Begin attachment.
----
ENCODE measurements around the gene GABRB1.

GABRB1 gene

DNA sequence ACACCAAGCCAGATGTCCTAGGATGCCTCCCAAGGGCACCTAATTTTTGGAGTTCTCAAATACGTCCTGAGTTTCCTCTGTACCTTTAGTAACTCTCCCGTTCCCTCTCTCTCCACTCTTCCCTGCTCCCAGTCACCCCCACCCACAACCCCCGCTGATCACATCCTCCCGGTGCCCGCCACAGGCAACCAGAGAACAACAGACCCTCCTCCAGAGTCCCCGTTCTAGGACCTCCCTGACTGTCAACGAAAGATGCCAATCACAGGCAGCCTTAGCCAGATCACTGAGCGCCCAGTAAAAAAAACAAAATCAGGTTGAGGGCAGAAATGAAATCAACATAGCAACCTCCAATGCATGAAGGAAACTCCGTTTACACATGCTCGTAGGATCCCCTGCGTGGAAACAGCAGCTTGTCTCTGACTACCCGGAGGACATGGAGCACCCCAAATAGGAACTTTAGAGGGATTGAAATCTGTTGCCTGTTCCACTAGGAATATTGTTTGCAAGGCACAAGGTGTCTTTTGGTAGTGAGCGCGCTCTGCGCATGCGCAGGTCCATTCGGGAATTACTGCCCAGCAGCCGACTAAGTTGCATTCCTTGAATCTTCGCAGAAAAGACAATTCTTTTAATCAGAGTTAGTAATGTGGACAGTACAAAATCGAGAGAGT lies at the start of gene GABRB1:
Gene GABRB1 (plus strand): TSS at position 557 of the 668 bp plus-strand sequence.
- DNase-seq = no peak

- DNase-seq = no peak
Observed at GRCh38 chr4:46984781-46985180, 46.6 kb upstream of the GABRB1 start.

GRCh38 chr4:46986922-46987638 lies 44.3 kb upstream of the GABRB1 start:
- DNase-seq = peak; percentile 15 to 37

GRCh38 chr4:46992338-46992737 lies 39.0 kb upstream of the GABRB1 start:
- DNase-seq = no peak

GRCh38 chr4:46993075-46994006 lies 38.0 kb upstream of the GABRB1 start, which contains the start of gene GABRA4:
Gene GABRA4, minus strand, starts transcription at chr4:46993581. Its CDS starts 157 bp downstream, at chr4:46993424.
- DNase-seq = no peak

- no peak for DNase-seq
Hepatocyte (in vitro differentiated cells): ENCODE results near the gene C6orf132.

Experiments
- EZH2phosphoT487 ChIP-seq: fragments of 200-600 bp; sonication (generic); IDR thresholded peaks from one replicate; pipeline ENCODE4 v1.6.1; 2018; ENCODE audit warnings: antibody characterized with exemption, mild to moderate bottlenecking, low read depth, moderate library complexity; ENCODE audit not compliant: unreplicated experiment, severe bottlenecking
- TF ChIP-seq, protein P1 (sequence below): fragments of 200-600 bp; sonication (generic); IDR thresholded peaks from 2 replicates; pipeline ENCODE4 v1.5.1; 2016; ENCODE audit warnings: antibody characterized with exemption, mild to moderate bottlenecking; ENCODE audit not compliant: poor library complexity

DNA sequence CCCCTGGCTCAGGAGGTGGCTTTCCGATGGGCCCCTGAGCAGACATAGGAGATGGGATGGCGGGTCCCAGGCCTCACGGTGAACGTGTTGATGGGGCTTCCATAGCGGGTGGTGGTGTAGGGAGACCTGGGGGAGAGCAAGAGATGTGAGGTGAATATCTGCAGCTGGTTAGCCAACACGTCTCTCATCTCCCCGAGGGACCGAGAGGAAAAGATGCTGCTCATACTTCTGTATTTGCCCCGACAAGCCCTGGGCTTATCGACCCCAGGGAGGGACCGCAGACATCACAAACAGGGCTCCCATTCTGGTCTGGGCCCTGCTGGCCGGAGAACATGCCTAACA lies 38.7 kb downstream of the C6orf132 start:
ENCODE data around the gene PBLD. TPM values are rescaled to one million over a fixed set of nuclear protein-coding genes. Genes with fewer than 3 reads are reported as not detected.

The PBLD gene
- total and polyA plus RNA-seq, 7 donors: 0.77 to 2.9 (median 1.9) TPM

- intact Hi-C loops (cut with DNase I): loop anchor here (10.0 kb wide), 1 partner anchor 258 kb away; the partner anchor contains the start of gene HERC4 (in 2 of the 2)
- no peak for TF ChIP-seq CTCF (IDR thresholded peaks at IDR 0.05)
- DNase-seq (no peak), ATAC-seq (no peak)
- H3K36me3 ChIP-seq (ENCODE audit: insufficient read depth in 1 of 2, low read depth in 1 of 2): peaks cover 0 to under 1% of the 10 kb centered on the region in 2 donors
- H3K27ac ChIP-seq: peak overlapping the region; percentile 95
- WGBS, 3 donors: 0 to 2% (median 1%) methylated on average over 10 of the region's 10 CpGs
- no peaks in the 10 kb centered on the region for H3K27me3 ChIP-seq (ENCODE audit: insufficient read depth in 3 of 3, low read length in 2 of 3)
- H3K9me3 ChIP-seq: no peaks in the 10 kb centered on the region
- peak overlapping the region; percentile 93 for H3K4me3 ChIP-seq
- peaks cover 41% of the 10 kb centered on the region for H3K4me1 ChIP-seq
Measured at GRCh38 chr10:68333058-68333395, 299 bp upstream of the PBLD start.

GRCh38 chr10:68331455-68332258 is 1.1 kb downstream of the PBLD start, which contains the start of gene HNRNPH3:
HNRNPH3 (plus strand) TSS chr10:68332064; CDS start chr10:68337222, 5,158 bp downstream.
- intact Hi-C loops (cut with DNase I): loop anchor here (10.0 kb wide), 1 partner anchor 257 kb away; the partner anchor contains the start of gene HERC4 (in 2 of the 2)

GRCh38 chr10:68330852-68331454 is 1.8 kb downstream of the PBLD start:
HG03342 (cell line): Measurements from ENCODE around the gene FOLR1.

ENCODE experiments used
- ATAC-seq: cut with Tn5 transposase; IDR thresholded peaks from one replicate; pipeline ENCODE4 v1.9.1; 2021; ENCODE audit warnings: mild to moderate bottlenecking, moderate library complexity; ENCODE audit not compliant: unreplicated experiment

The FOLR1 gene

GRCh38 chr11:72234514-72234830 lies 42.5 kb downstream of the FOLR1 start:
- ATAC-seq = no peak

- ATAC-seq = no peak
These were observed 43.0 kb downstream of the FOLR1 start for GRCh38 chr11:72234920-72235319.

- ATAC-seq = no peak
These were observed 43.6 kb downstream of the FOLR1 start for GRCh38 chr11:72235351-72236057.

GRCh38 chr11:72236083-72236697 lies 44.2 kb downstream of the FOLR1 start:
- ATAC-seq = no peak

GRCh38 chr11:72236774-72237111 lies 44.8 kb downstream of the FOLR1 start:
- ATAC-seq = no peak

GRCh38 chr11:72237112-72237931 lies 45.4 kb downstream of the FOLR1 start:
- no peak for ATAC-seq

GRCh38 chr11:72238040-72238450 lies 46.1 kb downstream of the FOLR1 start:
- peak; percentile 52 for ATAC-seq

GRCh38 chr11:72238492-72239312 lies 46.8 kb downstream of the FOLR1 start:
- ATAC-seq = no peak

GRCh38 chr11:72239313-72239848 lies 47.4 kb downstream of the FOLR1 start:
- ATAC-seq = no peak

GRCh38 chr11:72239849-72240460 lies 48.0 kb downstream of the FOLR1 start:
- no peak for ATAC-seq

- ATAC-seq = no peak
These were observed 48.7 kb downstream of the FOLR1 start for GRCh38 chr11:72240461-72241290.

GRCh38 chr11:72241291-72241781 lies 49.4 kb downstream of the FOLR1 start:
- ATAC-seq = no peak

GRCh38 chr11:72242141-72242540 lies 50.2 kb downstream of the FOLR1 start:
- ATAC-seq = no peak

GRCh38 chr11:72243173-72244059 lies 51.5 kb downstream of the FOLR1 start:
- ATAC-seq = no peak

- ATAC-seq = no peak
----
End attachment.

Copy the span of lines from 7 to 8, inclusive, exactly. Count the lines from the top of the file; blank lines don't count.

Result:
Observed at GRCh38 chr4:46984781-46985180, 46.6 kb upstream of the GABRB1 start.

GRCh38 chr4:46986922-46987638 lies 44.3 kb upstream of the GABRB1 start: